Jeff Goodell writes in Rolling Stone that Miami is a doomed city.  He writes about an imagined Hurricane that hits the city in 2030 and an ultimate demise of the city that leaves it as an unusual tourist destination. "And still, the waters kept rising, nearly a foot each decade. By the latter end of the 21st century, Miami became something else entirely: a popular snorkeling spot where people could swim with sharks and sea turtles and explore the wreckage of a great American city." after the future scenarios,  he analyzes the overall situation making it clear how many different factors contribute to the problem in Miami: rising sea level, more intense storms, high water table, nuclear reactors on the coast (with more proposed), and startlingly flat terrain (half of the land, he reports, surrounding Miami is less than 5 feet above sea level). With only modest inundation, Miami starts getting cut off from the rest of Florida. And, writes Goodell, those reactors get isolated from the mainland with only three feet of sea level rise:
"I went out there anyway. I was denied access to the inner workings, but I got a very nice view of two aging 40-year-old reactors perched on the edge of a rising sea with millions of people living within a few miles of the plant. It was as clear a picture of the insanity of modern life as I've ever seen."

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Coupled with the Bill McKibben piece in Rolling Stone last year that distills the latest depressing science on climate change, things seem stark for South Beach. Here are his three numbers that should scare you:
  • 2° Celsius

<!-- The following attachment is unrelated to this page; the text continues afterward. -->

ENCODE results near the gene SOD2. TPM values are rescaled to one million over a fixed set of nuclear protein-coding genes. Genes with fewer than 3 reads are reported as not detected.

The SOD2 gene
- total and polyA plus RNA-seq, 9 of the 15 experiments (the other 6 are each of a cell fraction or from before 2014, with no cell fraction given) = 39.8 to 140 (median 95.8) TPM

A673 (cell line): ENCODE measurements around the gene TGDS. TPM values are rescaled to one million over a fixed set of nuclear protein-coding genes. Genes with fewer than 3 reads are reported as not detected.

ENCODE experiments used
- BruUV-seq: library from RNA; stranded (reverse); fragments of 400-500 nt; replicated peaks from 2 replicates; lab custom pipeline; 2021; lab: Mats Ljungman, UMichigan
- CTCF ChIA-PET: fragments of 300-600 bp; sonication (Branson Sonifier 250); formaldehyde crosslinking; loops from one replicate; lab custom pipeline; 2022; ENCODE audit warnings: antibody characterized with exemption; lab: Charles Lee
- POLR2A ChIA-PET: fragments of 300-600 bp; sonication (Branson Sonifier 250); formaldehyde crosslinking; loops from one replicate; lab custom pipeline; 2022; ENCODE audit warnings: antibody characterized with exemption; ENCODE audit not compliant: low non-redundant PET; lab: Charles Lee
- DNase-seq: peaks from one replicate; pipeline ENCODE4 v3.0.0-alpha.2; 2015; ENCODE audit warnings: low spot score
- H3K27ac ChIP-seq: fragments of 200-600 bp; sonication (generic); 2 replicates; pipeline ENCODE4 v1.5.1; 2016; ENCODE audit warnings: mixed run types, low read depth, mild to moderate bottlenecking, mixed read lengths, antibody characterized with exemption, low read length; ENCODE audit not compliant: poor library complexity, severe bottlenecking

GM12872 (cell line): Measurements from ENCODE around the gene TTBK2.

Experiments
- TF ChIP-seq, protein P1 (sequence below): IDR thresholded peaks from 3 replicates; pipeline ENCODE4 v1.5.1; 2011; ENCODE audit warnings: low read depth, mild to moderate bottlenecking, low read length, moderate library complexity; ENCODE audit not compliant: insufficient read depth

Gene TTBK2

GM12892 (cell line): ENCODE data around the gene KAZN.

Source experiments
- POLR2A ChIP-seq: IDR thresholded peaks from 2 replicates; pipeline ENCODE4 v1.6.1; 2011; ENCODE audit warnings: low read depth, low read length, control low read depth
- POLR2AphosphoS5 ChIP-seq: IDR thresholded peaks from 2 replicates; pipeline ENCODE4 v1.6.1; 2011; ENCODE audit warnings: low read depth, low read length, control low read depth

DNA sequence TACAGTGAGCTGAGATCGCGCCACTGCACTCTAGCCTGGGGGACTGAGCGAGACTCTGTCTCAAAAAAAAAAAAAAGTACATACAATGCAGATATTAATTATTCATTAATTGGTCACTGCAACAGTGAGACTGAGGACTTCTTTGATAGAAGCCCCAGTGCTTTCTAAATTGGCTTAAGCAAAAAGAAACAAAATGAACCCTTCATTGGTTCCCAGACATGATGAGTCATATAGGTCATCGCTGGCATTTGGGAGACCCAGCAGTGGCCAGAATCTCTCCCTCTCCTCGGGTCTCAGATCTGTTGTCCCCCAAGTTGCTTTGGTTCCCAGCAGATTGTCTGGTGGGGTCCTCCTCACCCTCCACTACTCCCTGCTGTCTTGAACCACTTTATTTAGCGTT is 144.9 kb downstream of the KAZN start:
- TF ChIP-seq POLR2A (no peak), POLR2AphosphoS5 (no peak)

• 565 Gigatons 
  • 2,795 Gigatons 
This isn't exactly news. The NY Times  mapped out scenarios for a variety of cities last year and Miami instantly stood out. But together these two Rolling Stone pieces get a strong Places and Spaces recommendation. And we recommend readers visit the beaches around Miami and the Everglades now, while they can.

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09 July 2013

Sandy Shore news

According to the Star-Ledger, the NJ Supreme Court has ruled that Harvey Cedars couple does not have to be reimbursed for a lost view that is blocked the the state's rebuilding of a dune that will protect them and their neighbors. If the decision seems obvious to you, make sure you read the comments after the article.

The Star-Ledger also reports that many shore homeowners are finally realizing that they can't repair the damage and will have to remove their old houses and rebuild. It isn't clear whether they will get help from their banks or will rebuild in new ways, like modular construction.

And, despite encouragement to builder smarter and greener and dune-friendly, legislators are considering a bill that would green light new development in high-hazard coastal areas. Remember how well the amusement park on a pier held up? Would it be a good idea to encourage more of that?